“We always think of games as this virtual world, but that will change over time. It will simply become ‘the world’ and be an extension of the real world.” Timmu Tõke, Wolf3D

Tõke says that as a game developer he is always aware of contributing to virtual economies through his work. “Our goal is to build an economy around avatars,” he says. “You have an avatar that you like, and you can put it in a lot of different virtual experiences, and then build an economy around avatars.”

Trading in virtual assets has long been a legal “gray area”. The license agreements of many software companies state that virtual property has no real value and that players have no legal rights to virtual property.

However, that doesn’t seem to deter the rapid – and mostly smuggling – trade in virtual items on online marketplaces like eBay and PlayerUp, all for real money.

Tõke says a change is needed but is slow in coming because the big game companies want to own and control all aspects of intellectual property. “It’s a big change of mind for them to start opening it up, and the big guys really don’t care about those things. They just want to play.

When the worlds collide

Tõke expects the next leap forward to be the rise of virtual ecosystems in which people will live, work, and potentially exchange assets. “We always think of games as this virtual world, but that will change over time. It will simply become “the world” and be an extension of the real world. “

MacDonald, who argues that “games can be a force for good,” agrees that virtual worlds will become an increasingly important part of our future. However, she hopes virtual worlds will avoid replicating some important real world failures.

“It’s about our values ​​- the kind of digital world we want to have – because that’s where we’re going to live, communicate with each other and consume. It would be a shame to also reflect the kind of real world inequalities based on the unequal distribution of property in the digital world. “

In the grip of tech giants

Epic Games, le créateur du jeu à succès <em>Fortnite</em>, launched an antitrust crusade against Apple when <em>Fortnite</em> was removed from the Apple App Store after Epic Games introduced its own in-game payment system. “src =” https://www.intheblack.com/-/media/intheblack/allimages/magazine -2021 / 07-july / epic-games-fortnite.jpg? H = 384 & w = 650 & la = en & rev = a01d784ab19f42b68edf622806b132ba “style =” width: 650px;  height: 384px; “/></p>
<p><strong>With digital game spending expected to hit US $ 129 billion (AU $ 165 billion) in 2021, according to Superdata, the major tech companies behind games are trying to protect their territory online.</strong></p>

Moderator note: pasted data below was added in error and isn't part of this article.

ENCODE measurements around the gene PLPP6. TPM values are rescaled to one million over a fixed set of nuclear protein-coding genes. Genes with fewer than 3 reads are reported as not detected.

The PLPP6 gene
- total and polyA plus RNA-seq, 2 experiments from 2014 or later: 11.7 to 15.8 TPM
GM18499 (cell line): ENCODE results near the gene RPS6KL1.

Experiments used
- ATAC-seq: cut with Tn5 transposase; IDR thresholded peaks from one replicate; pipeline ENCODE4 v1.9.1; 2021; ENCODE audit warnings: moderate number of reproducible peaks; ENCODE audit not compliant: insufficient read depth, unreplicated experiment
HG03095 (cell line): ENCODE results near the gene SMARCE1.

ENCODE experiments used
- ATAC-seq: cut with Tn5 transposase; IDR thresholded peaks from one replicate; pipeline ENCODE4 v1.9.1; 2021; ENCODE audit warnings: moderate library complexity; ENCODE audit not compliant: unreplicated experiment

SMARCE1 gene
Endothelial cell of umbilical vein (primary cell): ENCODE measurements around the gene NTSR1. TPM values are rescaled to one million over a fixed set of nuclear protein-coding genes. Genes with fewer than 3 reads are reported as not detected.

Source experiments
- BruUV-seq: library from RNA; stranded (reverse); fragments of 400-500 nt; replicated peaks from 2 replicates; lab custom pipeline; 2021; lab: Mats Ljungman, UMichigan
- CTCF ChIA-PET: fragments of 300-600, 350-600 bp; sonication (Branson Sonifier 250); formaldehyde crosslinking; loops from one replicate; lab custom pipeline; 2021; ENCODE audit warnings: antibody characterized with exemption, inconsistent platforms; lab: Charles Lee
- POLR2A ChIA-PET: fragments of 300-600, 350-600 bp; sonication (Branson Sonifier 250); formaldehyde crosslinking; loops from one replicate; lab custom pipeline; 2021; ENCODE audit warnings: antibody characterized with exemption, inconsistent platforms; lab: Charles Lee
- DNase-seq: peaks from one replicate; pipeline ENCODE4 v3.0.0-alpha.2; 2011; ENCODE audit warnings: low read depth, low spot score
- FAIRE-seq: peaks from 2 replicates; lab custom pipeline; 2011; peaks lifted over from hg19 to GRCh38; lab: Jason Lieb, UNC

<p>Rather than offering users a chance to sell virtual items or thrive in virtual economies through in-game trades, developers are looking to control the space.</p>
<p>MacDonald says it’s clear that there is a power gap between developers and gamers, with the latter generally ignoring their legal rights.</p>
<p>“Gamers often engage in video games with little or no knowledge or understanding of the contractual arrangements they have made,” she says.</p>
<p>MacDonald notes that at the end of 2019, Fortnite closed its doors for two days during a “black hole” event in which the world’s most popular Battle Royale game introduced a new chapter and a new location for people to explore. users.</p>
<p>“No one could access their accounts, [and] gamers realized that their assumptions about “owning” skins, virtual currency, and other in-game items were misplaced.  “When you buy virtual items by paying money or earning them in-game, you don’t have any ownership rights, despite legitimate expectations,” says MacDonald.</p>
<p>“The only ‘right’ available to players is the right to access and use the item within the limits set by the end user license agreement.  “</p>
<p>Barker says the question of whether players should have more legal rights is a complex one.  Legally, license agreements dictate ownership, which is most often related to intellectual property issues.</p>
<p>She adds that click-wrap contracts – a type widely used with software licensing and online transactions, in which a user must agree to terms and conditions before using the product or service – have always been binding.</p>
<p>“So by accepting the license agreement or starting the game, the users are bound.  “</p>
<p>Digital assets are not treated the same as physical assets in most jurisdictions around the world.  Depending on the type of asset in question, they can be treated as software, data, a collection of protectable components such as graphics, audiovisual works or graphical user interfaces, or complex digital products.</p>
<p>A complex matrix of intellectual property rights will set the default property rules, while contracts can make it easier to access and use these assets.</p>
<p>The purchase of a digital product, such as an online video game, results in the purchase of a limited license to access and use the game.  This is not a transfer of ownership of any particular copy of the game.</p>
<p>“If a customer pays to use a digital product, an eBook or a video game, for example, can that be considered a sale or a service?  MacDonald asks.</p>
<p>MacDonald advocates a public discourse on “techno-moral values” that society would like to institutionalize through laws, regulations and public policies.</p>